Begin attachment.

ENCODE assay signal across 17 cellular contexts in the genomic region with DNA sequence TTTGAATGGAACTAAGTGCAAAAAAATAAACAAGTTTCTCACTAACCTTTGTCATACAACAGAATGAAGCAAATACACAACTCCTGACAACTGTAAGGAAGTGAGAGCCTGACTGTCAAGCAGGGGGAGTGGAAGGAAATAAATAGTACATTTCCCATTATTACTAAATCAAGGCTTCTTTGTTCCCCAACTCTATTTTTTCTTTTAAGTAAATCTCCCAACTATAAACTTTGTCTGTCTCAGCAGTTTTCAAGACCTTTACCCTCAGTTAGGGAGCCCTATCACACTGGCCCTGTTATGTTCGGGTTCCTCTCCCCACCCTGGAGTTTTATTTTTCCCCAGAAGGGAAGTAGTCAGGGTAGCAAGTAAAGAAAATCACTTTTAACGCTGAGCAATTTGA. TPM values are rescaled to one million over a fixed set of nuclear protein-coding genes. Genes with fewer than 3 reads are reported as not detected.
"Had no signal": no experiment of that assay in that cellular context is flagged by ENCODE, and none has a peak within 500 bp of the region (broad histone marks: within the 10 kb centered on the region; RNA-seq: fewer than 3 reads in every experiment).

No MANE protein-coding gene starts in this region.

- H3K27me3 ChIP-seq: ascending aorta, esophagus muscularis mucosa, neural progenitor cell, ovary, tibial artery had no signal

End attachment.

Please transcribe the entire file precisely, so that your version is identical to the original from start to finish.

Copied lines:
ENCODE assay signal across 17 cellular contexts in the genomic region with DNA sequence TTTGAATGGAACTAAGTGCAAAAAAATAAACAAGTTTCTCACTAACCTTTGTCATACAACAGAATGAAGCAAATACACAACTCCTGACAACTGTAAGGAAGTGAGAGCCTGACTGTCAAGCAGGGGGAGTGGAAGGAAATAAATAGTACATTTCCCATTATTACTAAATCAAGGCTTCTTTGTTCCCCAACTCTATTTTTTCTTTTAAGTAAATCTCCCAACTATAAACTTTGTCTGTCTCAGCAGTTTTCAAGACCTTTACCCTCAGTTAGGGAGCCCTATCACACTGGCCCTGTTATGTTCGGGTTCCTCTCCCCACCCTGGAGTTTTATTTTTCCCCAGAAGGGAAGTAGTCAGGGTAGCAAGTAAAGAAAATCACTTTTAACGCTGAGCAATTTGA. TPM values are rescaled to one million over a fixed set of nuclear protein-coding genes. Genes with fewer than 3 reads are reported as not detected.
"Had no signal": no experiment of that assay in that cellular context is flagged by ENCODE, and none has a peak within 500 bp of the region (broad histone marks: within the 10 kb centered on the region; RNA-seq: fewer than 3 reads in every experiment).

No MANE protein-coding gene starts in this region.

- H3K27me3 ChIP-seq: ascending aorta, esophagus muscularis mucosa, neural progenitor cell, ovary, tibial artery had no signal